My latest fad is looking at developing Mac apps (in Cocoa). Since the Leopard upgrade, Objective-C 2.0 has Garbage Collection. Congratulations Apple, you’ve lifted it out of the dark ages.
So, I’ve been trying to read up bits in ADC, but my time is limited. This means I turn to podcasts like Late Night Cocoa which I can listen to during my commute.
Today, I was listening to the latest Mac Developer Roundtable, Testing Testing Testing. Neat, I wondered how to do unit testing in Cocoa.
Sadly, the discussion was like asking blind people to critique a painting. None of the participants (save the host, Scotty) actually knew what Unit Testing was, or had ever done any. It was the most ill informed discussion I’ve had the misfortune to hear in a long while.
“asserts are just another form of unit testing.”
“Well, I know my code, so I don’t have to bother with unit testing.”
“Unit testing doesn’t give any value.”
(all paraphrased, but it’s the gist of things).
It’s weird, sort of like jumping back 10 years in time. Like the whole agile thing never happened.
Now, I completely accept that XCode might have terrible support for unit testing. It’s possible, I have’t got that far yet. Likewise, OCUnit might be hard to use. But that doesn’t negate the value of knowing that you’ve fixed something and don’t have to go back to it.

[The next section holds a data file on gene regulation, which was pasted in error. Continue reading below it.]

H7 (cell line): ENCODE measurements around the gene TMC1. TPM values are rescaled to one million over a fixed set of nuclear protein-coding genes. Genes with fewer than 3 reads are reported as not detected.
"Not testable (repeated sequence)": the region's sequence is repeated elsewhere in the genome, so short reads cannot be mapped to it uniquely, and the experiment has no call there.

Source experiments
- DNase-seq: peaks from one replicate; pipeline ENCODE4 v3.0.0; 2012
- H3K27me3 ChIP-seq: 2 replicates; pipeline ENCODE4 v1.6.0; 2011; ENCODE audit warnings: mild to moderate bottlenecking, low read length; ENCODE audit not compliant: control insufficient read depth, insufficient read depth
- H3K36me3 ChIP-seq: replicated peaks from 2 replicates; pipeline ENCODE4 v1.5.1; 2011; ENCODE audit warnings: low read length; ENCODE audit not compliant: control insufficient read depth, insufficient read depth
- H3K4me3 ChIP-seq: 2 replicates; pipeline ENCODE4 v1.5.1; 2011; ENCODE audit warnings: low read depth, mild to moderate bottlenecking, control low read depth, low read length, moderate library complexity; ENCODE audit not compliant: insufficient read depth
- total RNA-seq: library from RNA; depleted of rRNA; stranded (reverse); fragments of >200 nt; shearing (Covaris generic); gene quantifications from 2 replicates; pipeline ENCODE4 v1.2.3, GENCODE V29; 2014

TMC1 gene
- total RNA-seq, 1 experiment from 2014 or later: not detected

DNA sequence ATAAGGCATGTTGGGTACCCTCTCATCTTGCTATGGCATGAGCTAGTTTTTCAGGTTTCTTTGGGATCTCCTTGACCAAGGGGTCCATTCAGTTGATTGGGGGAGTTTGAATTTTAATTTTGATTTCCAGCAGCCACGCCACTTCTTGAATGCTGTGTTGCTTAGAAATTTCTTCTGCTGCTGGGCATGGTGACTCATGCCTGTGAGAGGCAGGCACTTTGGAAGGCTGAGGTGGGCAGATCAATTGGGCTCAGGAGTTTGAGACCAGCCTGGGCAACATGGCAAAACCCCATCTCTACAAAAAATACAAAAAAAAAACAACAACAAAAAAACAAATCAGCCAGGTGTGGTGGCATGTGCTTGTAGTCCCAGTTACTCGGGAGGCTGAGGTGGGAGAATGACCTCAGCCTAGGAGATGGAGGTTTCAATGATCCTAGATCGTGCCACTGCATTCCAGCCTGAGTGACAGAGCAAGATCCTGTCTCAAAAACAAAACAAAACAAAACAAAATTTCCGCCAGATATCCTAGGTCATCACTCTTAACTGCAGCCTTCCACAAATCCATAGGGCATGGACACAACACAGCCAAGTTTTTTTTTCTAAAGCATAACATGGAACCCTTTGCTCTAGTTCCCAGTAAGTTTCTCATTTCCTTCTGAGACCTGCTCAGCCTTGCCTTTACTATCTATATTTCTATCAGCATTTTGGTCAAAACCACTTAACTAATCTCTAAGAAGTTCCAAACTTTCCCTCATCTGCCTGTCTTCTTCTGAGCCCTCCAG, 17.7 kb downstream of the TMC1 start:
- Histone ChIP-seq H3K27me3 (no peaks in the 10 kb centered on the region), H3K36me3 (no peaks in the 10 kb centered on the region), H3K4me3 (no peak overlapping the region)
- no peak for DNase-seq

This is particularly surprising, given the high quality of what I’ve seen in Cocoa so far. Apple is big on design patterns. In particular, MVC plays a huge rôle in Cocoa apps. Controllers and Views might well be hard to test, because they’re part of the GUI. But your Model (which is the core of your application) should really be amenable to testing.
I really hope that the rest of the Mac development community isn’t so stuck in the dark ages.
2 replies on “Unit Testing falsehoods”
I’ve been noodling around with RubyCocoa (which also ships with Leopard…yey!
So far, so good. It’s better than Objective-C and the new bindings are much better than CamelBones (ObjC/Perl bridge.)
Just a thought.
Thanks, I noticed that it was meant to be much improved in Leopard. I just hadn’t gotten around to playing with it yet.
To be honest, I don’t find Objective-C that objectionable. It was just the attitude towards testing that really irked me.